Letter/label or doddle

Letter/label or doddleAMES PLUCKNETT is one of the successful and enterprising stock-raisers and farmers of Grant Township, and having come to his present position through struggles and difficulties, he is the better enabled to appreciate his success, which is due to his intelligence, assiduous labor and careful thrift. His specialty is in Short-horn cattle and the higher grades of hogs. His property is 500 acres in extent, and contains some most excellent pastoral land, and is situated on section 30.

 Our subject has to look across the Atlantic as the place of his birth, which took place on the 31st of March, 1836, in Somersetshire, England. The interested reader is referred for further particulars to the biography of William Plucknett, which will be found upon another page. The subject of this sketch was the sixth child of seven born to his parents, and spent the first twenty years of his life in their home. his education was obtained in the parish school of his native place, and there he became the possessor of a fair and practical English education.

In the string of 1856 our subject started with his father for the New World, and landed in New York upon the 3d of May, the same year. He pushed on to Trumbull County, Ohio, and six months later made his way to Hancock County, Ill., where he lived for about three years. in 1859 he went to Shelby County, Iowa, and thence, in 1861, he came to Nebraska, and settled in this county near the Big Blue River, on the 10th of June, when the entire surrounding country was exclusively wild prairie

The first thing done upon settling was the building of a home, in which he followed a happy bachelor life for some time, but he did not seem to fully appreciate what some would call his " liberty," and upon the 29th of September, 1869, he was united in marriage with Miss Mary Summers, one of Indiana's fairest and best daughters. This lady was born in Clark County, Ind., on the 27th of March, 1847, to Join L. and Margaret (Blades) Summers, who were natives of Kentucky and Maryland, respectively. Upon their marriage they settled first in Kentucky. but it was not long before they removed to Indiana. Thence they migrated to Kansas, but owing to the long drouth in 1860 returned to Indiana, and six years later made their way to this State, and have since lived near DeWitt, in Saline County, where they own a good farm. Both Mr. and Mrs. Summers are lifelong members of the Baptist Church, and are affiliated with the membership at DeWitt.

The wife of our subject was brought up for the most part in Indiana, and in the public schools of that State received her education. She made her home with her parents until she left it at her marriage. She is one of a family of nine children born to her parents. Her union with our subject has







been the more firmly cemented and its joys enhanced by the birth of ten children, two of whom departed this life in childhood. The names of this interesting family are recorded as follows: Flora T. and Anna B., deceased; Elizabeth E., Frances M., Augusta E., Clarence J., William N., Amy A., Anna E. and George M., all of whom still reside with their parents.

During the late war our subject was a member of the 2d Nebraska Cavalry, under the command of Capt. LaBoo and Col. Furnace. The company enlisted in October, 1862, and was ordered to join the Army of the West; the chief engagement during its term of service was that at Whitestone Hills, Minn., though quite a large number of lesser engagements were entered into. Our subject escaped unhurt, although he continued in the service until December, 1863, when the company was mustered out at Nebraska City, and its members receiving honorable discharge returned to their homes. Their term of service was short, and, was entered into with a view of protecting the interests of the settlers of the frontier, who without some such help would have been at the mercy of those who only waited an opportunity for depreciation.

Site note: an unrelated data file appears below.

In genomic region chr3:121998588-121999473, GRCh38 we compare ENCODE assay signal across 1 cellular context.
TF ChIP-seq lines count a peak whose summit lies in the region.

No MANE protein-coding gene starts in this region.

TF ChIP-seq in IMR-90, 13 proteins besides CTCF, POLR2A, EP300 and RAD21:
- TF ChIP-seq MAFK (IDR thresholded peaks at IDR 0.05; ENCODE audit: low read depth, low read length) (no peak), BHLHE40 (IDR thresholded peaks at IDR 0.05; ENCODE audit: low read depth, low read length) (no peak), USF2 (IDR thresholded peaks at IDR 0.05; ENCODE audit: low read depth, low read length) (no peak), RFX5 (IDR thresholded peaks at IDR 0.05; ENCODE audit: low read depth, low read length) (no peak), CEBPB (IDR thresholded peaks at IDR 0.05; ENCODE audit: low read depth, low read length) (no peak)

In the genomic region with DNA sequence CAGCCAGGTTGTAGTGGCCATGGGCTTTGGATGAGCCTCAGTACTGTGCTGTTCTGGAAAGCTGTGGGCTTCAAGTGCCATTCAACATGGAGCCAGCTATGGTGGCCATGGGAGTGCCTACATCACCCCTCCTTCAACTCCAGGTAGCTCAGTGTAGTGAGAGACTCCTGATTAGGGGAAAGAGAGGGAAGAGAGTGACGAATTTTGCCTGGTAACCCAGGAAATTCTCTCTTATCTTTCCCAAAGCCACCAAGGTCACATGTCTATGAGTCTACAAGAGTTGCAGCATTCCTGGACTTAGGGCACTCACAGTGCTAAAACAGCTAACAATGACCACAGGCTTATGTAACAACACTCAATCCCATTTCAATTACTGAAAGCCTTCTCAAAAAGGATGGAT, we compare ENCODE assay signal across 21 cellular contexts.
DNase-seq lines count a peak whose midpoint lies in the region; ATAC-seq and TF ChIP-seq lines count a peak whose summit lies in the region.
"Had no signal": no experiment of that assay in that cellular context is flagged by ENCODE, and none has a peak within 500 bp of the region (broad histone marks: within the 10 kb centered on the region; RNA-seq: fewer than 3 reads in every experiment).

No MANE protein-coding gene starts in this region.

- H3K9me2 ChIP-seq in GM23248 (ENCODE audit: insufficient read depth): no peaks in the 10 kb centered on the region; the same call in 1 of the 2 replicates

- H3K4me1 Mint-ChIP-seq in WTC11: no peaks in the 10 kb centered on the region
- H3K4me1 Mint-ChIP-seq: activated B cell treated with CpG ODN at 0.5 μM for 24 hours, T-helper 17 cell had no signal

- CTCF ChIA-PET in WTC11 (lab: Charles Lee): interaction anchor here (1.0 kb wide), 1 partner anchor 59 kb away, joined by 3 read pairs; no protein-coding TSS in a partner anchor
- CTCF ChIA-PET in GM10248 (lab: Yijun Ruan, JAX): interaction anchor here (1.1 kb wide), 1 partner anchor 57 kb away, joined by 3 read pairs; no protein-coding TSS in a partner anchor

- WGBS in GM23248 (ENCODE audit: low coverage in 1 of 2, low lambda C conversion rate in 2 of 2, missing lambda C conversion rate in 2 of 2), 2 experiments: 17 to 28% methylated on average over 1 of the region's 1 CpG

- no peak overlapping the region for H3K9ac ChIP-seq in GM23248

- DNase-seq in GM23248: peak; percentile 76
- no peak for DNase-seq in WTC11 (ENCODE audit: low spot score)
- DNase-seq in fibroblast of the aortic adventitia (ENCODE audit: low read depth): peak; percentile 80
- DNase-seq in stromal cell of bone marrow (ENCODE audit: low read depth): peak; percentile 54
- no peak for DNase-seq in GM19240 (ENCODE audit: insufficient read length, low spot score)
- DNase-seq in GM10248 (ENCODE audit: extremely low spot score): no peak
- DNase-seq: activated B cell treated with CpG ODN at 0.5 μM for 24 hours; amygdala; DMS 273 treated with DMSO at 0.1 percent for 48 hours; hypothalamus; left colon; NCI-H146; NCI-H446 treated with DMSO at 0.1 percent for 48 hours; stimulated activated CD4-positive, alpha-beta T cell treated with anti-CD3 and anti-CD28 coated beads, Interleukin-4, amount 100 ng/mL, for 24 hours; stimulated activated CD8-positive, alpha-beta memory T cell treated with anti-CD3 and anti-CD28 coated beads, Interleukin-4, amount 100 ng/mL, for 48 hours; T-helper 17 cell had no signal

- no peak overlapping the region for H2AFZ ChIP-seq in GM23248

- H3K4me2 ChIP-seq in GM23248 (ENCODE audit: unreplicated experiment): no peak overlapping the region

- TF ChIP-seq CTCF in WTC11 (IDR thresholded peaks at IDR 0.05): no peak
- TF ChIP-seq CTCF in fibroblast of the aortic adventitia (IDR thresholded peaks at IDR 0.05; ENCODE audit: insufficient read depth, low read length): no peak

About the time our subject returned home, doffed his military uniform and hung up his sword, the Homestead Law was passed, and he, taking advantage of the same, entered the first homestead under that law in his district. This property he has added to from time to time until he has become the owner of 520 acres, all of which is situated in Grant Township. He continues to reside upon the original homestead, where he has erected a very pleasant and commodious dwelling, besides a complete set of such buildings as are needed for the purpose of a stock farm of such extent. His home is situated about a mile and a quarter from DeWitt, and is built upon one of the prettiest parts of the banks of the Turkey River, as it winds its way through his farm.

 Like his father our subject is a thorough Englishman in make-up, disposition and some National characteristics; but he is also a true citizen of the United States, and thoroughly American in his thoughts, sentiments and judgment. He has always been very active in the various enterprises and projects that have been for the advantage of the county or State, and it were hard to find a more respected and popular citizen than he or a more highly esteemed family than his.

Letter/label or doddle

Letter/label or doddleENRY C. BRIDGES, whose excellent and highly cultivated farm is situated upon section 15 of Riverside Township, is a native of New York; he was born in Otsego County, Oct. 2, 1838, and went from his native State to Livingston County, Ill., in 1866, where he engaged in the lumber business, and continued his residence until 1878, when he came to this county. While residing in Odell, Ill., he was for two years engaged in the lumber trade, and made quite a success of the business. Upon coming to this State he was enabled to purchase at once his present property, which was at that time devoid of buildings or any sign of cultivation.